So let's say that the experts say we have 12 years left of fresh water. That does not count for pollution, and the waters that we render undrinkable in the mean time. It really could be less than 12 years when you take into account de-regulation and the plundering of resources. https://www.washingtonpost.com/news/...=.37e8643ff710

    If we were to run out of fresh water we would not be able to water our crops, you could say goodbye to steak, pork, and chicken. We would die. There would be mass starvation. At first there would be water migration, and places like California, Nevada, Colorado, and Arizona, would all become ghost towns. Many people would die. The only places that would have water would be like Montana, Washington state, and Canada for a while. I mean this is deadly serious if it is true. We would have water wars, and not in the far off future either. https://climate.nasa.gov/news/2734/n...al-freshwater/

    https://www.nasa.gov/content/esd-fre...r-availability

    We need to be working on desalinating right now. We can't wait till we have 6 months, or 1 year left of water to start building, and perfecting the plants. This is a matter of world, or national security, call it what you want, but it is a real life emergency. We need to start working on the plants now, and start building pipeline infrastructure that will transport the water.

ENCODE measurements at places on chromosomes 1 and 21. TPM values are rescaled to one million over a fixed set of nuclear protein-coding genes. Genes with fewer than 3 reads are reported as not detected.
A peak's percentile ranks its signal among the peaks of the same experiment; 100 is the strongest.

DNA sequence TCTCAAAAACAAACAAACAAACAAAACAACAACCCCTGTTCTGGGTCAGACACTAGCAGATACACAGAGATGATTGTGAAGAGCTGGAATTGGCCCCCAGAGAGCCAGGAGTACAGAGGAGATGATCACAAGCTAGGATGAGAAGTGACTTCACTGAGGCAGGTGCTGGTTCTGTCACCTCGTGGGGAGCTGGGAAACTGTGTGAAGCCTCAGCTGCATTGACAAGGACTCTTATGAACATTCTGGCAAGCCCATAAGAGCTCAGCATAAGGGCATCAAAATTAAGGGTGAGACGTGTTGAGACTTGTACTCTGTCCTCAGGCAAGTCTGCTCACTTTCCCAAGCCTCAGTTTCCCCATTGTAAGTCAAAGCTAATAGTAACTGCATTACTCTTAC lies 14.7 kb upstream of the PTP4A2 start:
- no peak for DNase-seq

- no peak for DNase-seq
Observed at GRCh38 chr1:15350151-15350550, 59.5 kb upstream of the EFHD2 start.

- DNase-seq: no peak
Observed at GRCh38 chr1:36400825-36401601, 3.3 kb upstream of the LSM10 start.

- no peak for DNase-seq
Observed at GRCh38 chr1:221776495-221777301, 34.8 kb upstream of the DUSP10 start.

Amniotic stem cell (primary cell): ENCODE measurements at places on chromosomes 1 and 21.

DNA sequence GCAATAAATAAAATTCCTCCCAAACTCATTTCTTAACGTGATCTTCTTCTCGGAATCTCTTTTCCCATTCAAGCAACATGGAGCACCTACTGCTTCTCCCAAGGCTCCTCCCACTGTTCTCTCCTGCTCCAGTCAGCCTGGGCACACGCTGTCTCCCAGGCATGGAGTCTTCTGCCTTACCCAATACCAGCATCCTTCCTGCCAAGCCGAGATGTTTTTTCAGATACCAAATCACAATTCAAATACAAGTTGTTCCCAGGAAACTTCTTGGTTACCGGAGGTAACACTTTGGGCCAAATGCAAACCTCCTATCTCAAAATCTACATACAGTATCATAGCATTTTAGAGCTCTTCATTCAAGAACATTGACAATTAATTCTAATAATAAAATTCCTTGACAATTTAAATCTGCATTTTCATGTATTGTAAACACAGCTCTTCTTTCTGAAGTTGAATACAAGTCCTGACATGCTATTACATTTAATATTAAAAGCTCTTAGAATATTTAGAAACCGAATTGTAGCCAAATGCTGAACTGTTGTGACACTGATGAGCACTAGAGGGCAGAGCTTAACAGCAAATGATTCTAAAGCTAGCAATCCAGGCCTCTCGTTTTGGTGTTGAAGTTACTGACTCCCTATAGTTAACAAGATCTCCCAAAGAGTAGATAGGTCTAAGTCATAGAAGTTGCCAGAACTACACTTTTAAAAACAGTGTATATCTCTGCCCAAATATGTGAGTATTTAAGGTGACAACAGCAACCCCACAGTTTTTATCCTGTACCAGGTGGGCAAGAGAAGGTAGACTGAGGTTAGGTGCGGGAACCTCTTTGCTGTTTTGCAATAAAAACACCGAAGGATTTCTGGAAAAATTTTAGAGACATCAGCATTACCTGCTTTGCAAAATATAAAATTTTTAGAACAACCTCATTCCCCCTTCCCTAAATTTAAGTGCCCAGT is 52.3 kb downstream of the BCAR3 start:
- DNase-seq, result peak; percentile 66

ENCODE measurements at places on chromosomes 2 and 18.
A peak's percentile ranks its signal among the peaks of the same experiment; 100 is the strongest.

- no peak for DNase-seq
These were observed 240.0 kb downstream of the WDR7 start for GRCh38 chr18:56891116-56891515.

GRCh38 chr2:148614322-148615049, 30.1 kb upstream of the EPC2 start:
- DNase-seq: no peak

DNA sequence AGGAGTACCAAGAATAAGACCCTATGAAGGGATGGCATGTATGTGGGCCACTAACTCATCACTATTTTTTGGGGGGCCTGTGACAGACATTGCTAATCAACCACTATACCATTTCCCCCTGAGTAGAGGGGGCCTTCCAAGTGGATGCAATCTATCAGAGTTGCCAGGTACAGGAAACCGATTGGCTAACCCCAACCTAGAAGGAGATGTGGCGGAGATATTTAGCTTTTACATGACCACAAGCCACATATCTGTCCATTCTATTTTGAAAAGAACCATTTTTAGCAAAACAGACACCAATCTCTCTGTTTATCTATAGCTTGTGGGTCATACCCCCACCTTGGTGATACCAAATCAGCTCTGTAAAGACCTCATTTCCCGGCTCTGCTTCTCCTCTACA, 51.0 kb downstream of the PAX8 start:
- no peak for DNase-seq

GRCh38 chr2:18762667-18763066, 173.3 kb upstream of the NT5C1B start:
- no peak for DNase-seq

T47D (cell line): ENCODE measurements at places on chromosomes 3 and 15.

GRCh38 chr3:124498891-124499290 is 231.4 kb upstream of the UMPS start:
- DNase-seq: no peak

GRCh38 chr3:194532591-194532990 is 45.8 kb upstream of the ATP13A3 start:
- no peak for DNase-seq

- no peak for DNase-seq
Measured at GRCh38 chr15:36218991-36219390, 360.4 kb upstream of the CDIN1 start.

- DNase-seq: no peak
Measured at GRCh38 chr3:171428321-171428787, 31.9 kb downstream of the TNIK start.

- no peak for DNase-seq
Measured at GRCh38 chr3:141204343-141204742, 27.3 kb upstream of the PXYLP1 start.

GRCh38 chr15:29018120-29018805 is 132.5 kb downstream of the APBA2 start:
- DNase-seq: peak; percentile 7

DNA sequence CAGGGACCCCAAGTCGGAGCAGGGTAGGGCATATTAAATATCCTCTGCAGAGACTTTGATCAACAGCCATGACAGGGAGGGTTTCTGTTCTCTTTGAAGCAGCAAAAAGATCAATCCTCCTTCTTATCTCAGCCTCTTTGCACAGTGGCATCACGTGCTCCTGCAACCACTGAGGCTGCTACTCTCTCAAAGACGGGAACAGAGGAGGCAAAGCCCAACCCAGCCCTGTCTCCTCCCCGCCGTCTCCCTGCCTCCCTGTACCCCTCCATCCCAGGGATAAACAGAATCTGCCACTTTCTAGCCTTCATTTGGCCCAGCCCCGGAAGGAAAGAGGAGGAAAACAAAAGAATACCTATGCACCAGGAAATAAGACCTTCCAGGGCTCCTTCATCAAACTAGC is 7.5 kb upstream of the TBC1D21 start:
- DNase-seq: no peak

We also need to consider trying to reduce our pollution because we are going to be consuming that pollution. If the ocean water is killing sea life, it will kill us too.

    Even as a small child I knew that one day we could run out of water. It is something that even a child can know about. I remember my mother used to de thaw chickens in the sink from the freezer. She would just put it under the tap and turn it on. I would be looking at that water and thinking there will be one day when we will wish for every last drop of that water. I could see how we were wasting a precious resource that we one day may not have.

    We have really dropped the ball when it comes to taking care of the planet that gives us life. Here is another interesting article on resources. I will just link it if anyone is interested in further reading. https://www.theguardian.com/uk/2002/...research.waste
    Demonstrating yet again, you will believe anything. Lol.....

    Progressivism, ideas so good, they have to be mandatory

+ Reply to Thread

Posting Permissions

  • You may not post new threads
  • You may not post replies
  • You may not post attachments
  • You may not edit your posts


Critical Acclaim
Single Sign On provided by vBSSO